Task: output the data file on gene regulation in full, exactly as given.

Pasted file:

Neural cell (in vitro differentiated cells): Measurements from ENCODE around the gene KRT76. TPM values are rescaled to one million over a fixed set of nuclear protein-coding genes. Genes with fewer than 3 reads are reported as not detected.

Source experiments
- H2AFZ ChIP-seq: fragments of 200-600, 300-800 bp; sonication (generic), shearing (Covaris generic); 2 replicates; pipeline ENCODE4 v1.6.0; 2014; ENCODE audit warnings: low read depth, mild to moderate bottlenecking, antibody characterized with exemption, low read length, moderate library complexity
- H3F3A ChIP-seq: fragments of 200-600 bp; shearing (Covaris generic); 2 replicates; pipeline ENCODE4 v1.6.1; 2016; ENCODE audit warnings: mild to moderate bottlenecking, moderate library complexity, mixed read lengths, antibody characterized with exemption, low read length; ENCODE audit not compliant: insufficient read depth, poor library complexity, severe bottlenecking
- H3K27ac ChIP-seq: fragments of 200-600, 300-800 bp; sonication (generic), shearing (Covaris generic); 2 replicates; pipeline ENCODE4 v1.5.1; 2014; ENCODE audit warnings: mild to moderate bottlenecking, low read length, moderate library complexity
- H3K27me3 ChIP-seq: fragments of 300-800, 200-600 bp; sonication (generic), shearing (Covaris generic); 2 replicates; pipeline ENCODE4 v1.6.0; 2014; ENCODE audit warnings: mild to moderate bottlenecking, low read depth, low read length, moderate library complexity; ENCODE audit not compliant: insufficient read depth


Neural cell (in vitro differentiated cells): Measurements from ENCODE around the gene KRT76. TPM values are rescaled to one million over a fixed set of nuclear protein-coding genes. Genes with fewer than 3 reads are reported as not detected.

Source experiments
- H2AFZ ChIP-seq: fragments of 200-600, 300-800 bp; sonication (generic), shearing (Covaris generic); 2 replicates; pipeline ENCODE4 v1.6.0; 2014; ENCODE audit warnings: low read depth, mild to moderate bottlenecking, antibody characterized with exemption, low read length, moderate library complexity
- H3F3A ChIP-seq: fragments of 200-600 bp; shearing (Covaris generic); 2 replicates; pipeline ENCODE4 v1.6.1; 2016; ENCODE audit warnings: mild to moderate bottlenecking, moderate library complexity, mixed read lengths, antibody characterized with exemption, low read length; ENCODE audit not compliant: insufficient read depth, poor library complexity, severe bottlenecking
- H3K27ac ChIP-seq: fragments of 200-600, 300-800 bp; sonication (generic), shearing (Covaris generic); 2 replicates; pipeline ENCODE4 v1.5.1; 2014; ENCODE audit warnings: mild to moderate bottlenecking, low read length, moderate library complexity
- H3K27me3 ChIP-seq: fragments of 300-800, 200-600 bp; sonication (generic), shearing (Covaris generic); 2 replicates; pipeline ENCODE4 v1.6.0; 2014; ENCODE audit warnings: mild to moderate bottlenecking, low read depth, low read length, moderate library complexity; ENCODE audit not compliant: insufficient read depth